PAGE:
Indians exhibit an emotional fervour for bath, but it is not so with other countries and people. For the Hindus water is a cleansing agent and is divine. Water like fire ('agni'), purifies everything and so for every religious ceremony water occupies a predominant place. A dip in the holy water of the Ganges is believed to bring salvation ('moksha').
However, people in many parts of the world shun bath even as modern medicine insists on it daily for hygiene and good health. One reason for this may be the scarcity of water. People dwelling in the desert or in the arid areas bathe occasionally, but never as frequently as we do. In Europe and other civilised countries too bath is not viewed as Asians or Indians deem it.
Bath has become popular even among cultures where it was not significant as a routine. The discovery of microbes has put a premium on cleanliness and bath-lovers of today indulge in body wash for health purpose.
Bath was a rarity in Old Europe and dirt-loving germs found the human bodies as a good host to replicate. In 'The Great Mortality', John Kelley talks about the filthy condition of the medieval cities and countrysides.
“The medieval body was in as shocking a state as the medieval street. Edward III scandalised London when he bathed three times in as many months," it is said.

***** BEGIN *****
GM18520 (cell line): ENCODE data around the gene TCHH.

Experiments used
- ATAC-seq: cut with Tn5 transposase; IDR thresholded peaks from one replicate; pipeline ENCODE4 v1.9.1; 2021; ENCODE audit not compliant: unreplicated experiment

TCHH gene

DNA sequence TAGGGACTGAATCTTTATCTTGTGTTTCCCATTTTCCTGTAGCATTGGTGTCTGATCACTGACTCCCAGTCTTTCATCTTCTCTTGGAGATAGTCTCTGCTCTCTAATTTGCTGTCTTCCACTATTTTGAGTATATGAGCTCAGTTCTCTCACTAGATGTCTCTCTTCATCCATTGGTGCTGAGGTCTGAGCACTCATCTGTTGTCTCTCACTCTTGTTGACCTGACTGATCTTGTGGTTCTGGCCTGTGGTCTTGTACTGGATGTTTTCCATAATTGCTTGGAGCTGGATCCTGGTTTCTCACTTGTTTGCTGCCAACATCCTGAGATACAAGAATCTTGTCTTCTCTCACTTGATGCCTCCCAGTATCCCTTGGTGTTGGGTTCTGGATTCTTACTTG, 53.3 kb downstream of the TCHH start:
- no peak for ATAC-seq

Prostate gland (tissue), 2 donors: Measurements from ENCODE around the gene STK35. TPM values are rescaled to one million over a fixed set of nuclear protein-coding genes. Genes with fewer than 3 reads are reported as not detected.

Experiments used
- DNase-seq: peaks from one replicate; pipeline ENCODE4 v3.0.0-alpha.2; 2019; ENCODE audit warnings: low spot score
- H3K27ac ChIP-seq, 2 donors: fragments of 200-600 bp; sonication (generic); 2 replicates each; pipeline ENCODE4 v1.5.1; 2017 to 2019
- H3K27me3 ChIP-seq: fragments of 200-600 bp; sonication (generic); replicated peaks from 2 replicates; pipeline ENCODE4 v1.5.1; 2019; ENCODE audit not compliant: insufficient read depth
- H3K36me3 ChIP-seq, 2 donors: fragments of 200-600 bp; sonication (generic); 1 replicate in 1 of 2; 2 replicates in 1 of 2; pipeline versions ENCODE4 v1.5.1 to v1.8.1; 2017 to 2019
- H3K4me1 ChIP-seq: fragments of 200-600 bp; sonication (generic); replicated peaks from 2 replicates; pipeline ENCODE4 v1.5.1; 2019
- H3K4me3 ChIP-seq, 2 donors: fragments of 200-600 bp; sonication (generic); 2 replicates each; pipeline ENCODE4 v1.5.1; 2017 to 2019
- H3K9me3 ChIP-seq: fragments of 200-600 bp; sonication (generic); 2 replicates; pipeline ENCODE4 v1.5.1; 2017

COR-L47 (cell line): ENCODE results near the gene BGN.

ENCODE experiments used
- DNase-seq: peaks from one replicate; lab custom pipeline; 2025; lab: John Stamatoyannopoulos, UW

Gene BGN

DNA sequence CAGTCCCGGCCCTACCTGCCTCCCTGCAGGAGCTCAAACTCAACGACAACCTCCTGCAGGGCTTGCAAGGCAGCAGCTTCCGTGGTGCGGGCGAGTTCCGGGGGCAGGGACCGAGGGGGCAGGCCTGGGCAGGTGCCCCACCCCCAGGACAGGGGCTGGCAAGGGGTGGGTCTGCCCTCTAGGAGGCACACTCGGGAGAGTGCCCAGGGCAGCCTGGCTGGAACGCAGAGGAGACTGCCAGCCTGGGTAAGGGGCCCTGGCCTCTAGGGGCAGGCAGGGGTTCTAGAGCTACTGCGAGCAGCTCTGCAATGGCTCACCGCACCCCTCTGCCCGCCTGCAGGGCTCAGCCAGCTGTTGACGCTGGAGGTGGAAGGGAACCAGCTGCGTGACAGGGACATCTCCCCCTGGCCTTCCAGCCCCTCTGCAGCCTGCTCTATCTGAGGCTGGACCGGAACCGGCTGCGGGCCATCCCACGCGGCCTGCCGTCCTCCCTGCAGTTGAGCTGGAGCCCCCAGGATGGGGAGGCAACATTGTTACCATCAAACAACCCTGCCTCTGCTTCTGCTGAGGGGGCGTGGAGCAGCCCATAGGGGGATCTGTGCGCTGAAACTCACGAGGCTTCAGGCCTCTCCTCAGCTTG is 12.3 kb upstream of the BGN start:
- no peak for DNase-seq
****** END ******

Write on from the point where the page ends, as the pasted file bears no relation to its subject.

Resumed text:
Friar Albert, a monk in Boccaccio's 'Decameron', displays a more typical attitude toward personal hygiene. “I shall do something today that I have not done for a very long time,” the friar announces cheerfully. “I shall undress myself.” When the assassinated Thomas Becket, the Archbishop of Canterbury, was stripped naked an English chronicler reports that Vermin “boiled over like water in a simmering cauldron” from his body.
Early medieval Europeans washed or changed their clothes only once or twice a year. Undressing and changing clothes were not frequent. Thus we have a phrase in the fourteenth century English-French, “Hi, the fleas bite me so!”
The early Christians never took bath because they were ascetics and believed that it was sinful to see the naked bodies of their own and other people's. “Girls should wash less” was the common prescription. When they were allowed to bath on every alternate Saturday, they were to do it in a chemise” (undergarment) descending well below the knees.
The men and women of the late 16th and early 17th centuries were also as dirty as their barbarous ancestors.
But the Greeks, who worshiped the body, considered cleanliness as a cardinal virtue. The Romans had big public baths which looked like temples. Their baths were very big as to be converted at a later time to Christian churches. For them bath was luxury, a soothing act. They had seating and drying rooms and big halls attached to the bathrooms. The decay of the great Roman baths was as much due to the attack of Barbarians as to Christian ascetic objections. But the crusaders brought with them the oriental vapour bath, which for a time became popular in Europe. The fall of the ascetic tradition, the breakdown of moral lessons like the attitude to nakedness and modesty, and the importance of medicine resulted in the habit of taking frequent baths.
Now people not only take baths of various kinds, but they are also developing the habit of wearing less and less clothes!